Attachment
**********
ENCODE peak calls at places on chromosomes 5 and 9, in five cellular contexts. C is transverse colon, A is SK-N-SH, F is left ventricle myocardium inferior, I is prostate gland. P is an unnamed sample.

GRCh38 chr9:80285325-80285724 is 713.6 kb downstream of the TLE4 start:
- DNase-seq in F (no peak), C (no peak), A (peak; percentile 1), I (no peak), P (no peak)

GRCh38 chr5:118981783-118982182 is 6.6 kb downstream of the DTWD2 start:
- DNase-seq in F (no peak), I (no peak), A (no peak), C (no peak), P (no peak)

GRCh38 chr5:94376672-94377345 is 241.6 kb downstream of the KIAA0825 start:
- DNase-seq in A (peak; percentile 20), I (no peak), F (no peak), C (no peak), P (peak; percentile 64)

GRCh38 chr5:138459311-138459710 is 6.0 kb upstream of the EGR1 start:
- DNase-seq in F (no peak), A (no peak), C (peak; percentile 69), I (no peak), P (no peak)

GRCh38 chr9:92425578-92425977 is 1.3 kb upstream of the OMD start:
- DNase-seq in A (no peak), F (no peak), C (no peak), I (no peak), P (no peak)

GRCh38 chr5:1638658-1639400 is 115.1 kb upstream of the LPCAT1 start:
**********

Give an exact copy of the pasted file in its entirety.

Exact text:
ENCODE peak calls at places on chromosomes 5 and 9, in five cellular contexts. C is transverse colon, A is SK-N-SH, F is left ventricle myocardium inferior, I is prostate gland. P is an unnamed sample.

GRCh38 chr9:80285325-80285724 is 713.6 kb downstream of the TLE4 start:
- DNase-seq in F (no peak), C (no peak), A (peak; percentile 1), I (no peak), P (no peak)

GRCh38 chr5:118981783-118982182 is 6.6 kb downstream of the DTWD2 start:
- DNase-seq in F (no peak), I (no peak), A (no peak), C (no peak), P (no peak)

GRCh38 chr5:94376672-94377345 is 241.6 kb downstream of the KIAA0825 start:
- DNase-seq in A (peak; percentile 20), I (no peak), F (no peak), C (no peak), P (peak; percentile 64)

GRCh38 chr5:138459311-138459710 is 6.0 kb upstream of the EGR1 start:
- DNase-seq in F (no peak), A (no peak), C (peak; percentile 69), I (no peak), P (no peak)

GRCh38 chr9:92425578-92425977 is 1.3 kb upstream of the OMD start:
- DNase-seq in A (no peak), F (no peak), C (no peak), I (no peak), P (no peak)

GRCh38 chr5:1638658-1639400 is 115.1 kb upstream of the LPCAT1 start: